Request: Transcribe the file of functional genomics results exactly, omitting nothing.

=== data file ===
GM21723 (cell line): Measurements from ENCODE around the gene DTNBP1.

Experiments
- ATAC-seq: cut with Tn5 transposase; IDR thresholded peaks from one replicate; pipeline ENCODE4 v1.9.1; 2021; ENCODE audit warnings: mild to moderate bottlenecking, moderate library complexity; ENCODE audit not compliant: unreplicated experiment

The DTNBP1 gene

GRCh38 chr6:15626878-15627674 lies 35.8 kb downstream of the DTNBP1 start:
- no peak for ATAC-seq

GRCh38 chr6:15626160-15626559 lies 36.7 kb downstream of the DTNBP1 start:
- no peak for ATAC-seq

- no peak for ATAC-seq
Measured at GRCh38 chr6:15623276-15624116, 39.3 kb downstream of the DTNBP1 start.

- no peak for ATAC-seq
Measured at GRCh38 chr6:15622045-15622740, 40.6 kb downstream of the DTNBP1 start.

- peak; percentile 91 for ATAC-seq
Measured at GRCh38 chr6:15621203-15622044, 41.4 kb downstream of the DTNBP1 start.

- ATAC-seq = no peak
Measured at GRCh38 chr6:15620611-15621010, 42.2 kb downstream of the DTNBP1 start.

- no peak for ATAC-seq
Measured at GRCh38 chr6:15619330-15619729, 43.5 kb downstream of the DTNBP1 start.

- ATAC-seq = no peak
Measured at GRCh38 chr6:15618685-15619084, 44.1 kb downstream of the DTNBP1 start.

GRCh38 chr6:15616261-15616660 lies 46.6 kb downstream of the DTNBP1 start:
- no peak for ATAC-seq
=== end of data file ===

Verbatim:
GM21723 (cell line): Measurements from ENCODE around the gene DTNBP1.

Experiments
- ATAC-seq: cut with Tn5 transposase; IDR thresholded peaks from one replicate; pipeline ENCODE4 v1.9.1; 2021; ENCODE audit warnings: mild to moderate bottlenecking, moderate library complexity; ENCODE audit not compliant: unreplicated experiment

The DTNBP1 gene

GRCh38 chr6:15626878-15627674 lies 35.8 kb downstream of the DTNBP1 start:
- no peak for ATAC-seq

GRCh38 chr6:15626160-15626559 lies 36.7 kb downstream of the DTNBP1 start:
- no peak for ATAC-seq

- no peak for ATAC-seq
Measured at GRCh38 chr6:15623276-15624116, 39.3 kb downstream of the DTNBP1 start.

- no peak for ATAC-seq
Measured at GRCh38 chr6:15622045-15622740, 40.6 kb downstream of the DTNBP1 start.

- peak; percentile 91 for ATAC-seq
Measured at GRCh38 chr6:15621203-15622044, 41.4 kb downstream of the DTNBP1 start.

- ATAC-seq = no peak
Measured at GRCh38 chr6:15620611-15621010, 42.2 kb downstream of the DTNBP1 start.

- no peak for ATAC-seq
Measured at GRCh38 chr6:15619330-15619729, 43.5 kb downstream of the DTNBP1 start.

- ATAC-seq = no peak
Measured at GRCh38 chr6:15618685-15619084, 44.1 kb downstream of the DTNBP1 start.

GRCh38 chr6:15616261-15616660 lies 46.6 kb downstream of the DTNBP1 start:
- no peak for ATAC-seq